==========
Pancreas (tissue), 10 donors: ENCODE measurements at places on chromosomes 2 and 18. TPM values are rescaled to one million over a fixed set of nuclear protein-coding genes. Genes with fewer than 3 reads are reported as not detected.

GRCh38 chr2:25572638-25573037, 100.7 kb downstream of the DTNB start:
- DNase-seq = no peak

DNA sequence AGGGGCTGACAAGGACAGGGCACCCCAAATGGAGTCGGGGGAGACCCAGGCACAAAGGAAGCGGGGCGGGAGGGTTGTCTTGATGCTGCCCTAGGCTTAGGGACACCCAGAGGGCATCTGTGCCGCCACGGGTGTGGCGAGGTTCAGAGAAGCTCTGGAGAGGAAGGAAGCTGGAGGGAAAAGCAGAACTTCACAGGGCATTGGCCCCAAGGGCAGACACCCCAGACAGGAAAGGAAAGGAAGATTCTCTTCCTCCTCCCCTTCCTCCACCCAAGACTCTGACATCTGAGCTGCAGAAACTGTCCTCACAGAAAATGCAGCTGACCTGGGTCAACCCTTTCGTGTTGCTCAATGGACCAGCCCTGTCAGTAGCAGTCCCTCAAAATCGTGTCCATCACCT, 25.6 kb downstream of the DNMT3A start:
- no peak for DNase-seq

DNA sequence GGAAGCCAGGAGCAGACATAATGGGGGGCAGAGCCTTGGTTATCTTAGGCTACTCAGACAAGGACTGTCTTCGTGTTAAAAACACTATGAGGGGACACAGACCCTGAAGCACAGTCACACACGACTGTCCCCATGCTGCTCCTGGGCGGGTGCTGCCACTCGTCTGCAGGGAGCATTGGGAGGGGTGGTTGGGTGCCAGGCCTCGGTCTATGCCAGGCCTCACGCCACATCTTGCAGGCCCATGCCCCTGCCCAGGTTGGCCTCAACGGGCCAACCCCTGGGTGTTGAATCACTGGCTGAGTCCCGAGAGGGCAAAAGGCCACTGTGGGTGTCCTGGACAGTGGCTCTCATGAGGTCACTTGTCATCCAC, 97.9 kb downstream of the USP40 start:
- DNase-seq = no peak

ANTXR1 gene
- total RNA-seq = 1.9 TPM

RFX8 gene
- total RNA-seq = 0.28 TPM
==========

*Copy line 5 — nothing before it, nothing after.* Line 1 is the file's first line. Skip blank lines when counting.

- no peak for DNase-seq